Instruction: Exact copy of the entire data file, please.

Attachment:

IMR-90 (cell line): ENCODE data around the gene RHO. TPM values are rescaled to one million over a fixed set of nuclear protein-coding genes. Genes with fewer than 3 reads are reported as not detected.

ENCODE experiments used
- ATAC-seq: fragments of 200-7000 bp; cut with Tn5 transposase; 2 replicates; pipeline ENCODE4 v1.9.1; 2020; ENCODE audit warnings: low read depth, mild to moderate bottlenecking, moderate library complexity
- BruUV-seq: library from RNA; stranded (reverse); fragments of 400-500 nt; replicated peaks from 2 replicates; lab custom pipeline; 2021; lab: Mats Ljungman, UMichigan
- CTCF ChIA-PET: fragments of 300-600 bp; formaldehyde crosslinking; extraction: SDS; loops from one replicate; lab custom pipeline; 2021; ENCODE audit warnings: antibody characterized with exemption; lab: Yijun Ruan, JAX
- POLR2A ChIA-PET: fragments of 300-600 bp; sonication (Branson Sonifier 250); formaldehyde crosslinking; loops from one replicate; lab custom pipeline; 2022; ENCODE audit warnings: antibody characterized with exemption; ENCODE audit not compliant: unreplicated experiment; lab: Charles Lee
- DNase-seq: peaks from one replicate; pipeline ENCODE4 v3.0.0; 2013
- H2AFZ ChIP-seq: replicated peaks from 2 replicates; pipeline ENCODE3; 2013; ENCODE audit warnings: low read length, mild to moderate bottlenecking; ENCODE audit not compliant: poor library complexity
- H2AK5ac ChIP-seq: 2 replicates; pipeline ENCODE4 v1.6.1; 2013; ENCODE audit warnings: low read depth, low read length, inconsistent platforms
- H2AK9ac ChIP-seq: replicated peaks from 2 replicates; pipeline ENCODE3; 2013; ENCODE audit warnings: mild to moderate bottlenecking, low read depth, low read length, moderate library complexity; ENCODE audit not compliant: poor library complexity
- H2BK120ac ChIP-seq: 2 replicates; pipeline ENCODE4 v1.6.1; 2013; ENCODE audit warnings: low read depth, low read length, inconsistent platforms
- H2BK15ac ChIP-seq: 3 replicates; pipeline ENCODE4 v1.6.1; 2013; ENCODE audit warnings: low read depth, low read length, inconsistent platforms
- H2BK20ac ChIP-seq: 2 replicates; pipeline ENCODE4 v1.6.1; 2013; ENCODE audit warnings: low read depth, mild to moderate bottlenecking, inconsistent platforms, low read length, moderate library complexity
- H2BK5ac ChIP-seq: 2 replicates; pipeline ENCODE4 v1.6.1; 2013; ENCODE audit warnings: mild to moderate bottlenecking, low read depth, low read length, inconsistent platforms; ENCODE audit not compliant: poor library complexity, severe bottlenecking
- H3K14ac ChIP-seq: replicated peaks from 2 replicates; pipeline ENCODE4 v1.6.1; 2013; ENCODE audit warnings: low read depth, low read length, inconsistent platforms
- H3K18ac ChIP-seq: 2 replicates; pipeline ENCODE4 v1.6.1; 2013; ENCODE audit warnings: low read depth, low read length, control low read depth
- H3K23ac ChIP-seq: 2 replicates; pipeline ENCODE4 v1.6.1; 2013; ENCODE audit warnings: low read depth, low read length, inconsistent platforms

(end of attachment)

IMR-90 (cell line): ENCODE data around the gene RHO. TPM values are rescaled to one million over a fixed set of nuclear protein-coding genes. Genes with fewer than 3 reads are reported as not detected.

ENCODE experiments used
- ATAC-seq: fragments of 200-7000 bp; cut with Tn5 transposase; 2 replicates; pipeline ENCODE4 v1.9.1; 2020; ENCODE audit warnings: low read depth, mild to moderate bottlenecking, moderate library complexity
- BruUV-seq: library from RNA; stranded (reverse); fragments of 400-500 nt; replicated peaks from 2 replicates; lab custom pipeline; 2021; lab: Mats Ljungman, UMichigan
- CTCF ChIA-PET: fragments of 300-600 bp; formaldehyde crosslinking; extraction: SDS; loops from one replicate; lab custom pipeline; 2021; ENCODE audit warnings: antibody characterized with exemption; lab: Yijun Ruan, JAX
- POLR2A ChIA-PET: fragments of 300-600 bp; sonication (Branson Sonifier 250); formaldehyde crosslinking; loops from one replicate; lab custom pipeline; 2022; ENCODE audit warnings: antibody characterized with exemption; ENCODE audit not compliant: unreplicated experiment; lab: Charles Lee
- DNase-seq: peaks from one replicate; pipeline ENCODE4 v3.0.0; 2013
- H2AFZ ChIP-seq: replicated peaks from 2 replicates; pipeline ENCODE3; 2013; ENCODE audit warnings: low read length, mild to moderate bottlenecking; ENCODE audit not compliant: poor library complexity
- H2AK5ac ChIP-seq: 2 replicates; pipeline ENCODE4 v1.6.1; 2013; ENCODE audit warnings: low read depth, low read length, inconsistent platforms
- H2AK9ac ChIP-seq: replicated peaks from 2 replicates; pipeline ENCODE3; 2013; ENCODE audit warnings: mild to moderate bottlenecking, low read depth, low read length, moderate library complexity; ENCODE audit not compliant: poor library complexity
- H2BK120ac ChIP-seq: 2 replicates; pipeline ENCODE4 v1.6.1; 2013; ENCODE audit warnings: low read depth, low read length, inconsistent platforms
- H2BK15ac ChIP-seq: 3 replicates; pipeline ENCODE4 v1.6.1; 2013; ENCODE audit warnings: low read depth, low read length, inconsistent platforms
- H2BK20ac ChIP-seq: 2 replicates; pipeline ENCODE4 v1.6.1; 2013; ENCODE audit warnings: low read depth, mild to moderate bottlenecking, inconsistent platforms, low read length, moderate library complexity
- H2BK5ac ChIP-seq: 2 replicates; pipeline ENCODE4 v1.6.1; 2013; ENCODE audit warnings: mild to moderate bottlenecking, low read depth, low read length, inconsistent platforms; ENCODE audit not compliant: poor library complexity, severe bottlenecking
- H3K14ac ChIP-seq: replicated peaks from 2 replicates; pipeline ENCODE4 v1.6.1; 2013; ENCODE audit warnings: low read depth, low read length, inconsistent platforms
- H3K18ac ChIP-seq: 2 replicates; pipeline ENCODE4 v1.6.1; 2013; ENCODE audit warnings: low read depth, low read length, control low read depth
- H3K23ac ChIP-seq: 2 replicates; pipeline ENCODE4 v1.6.1; 2013; ENCODE audit warnings: low read depth, low read length, inconsistent platforms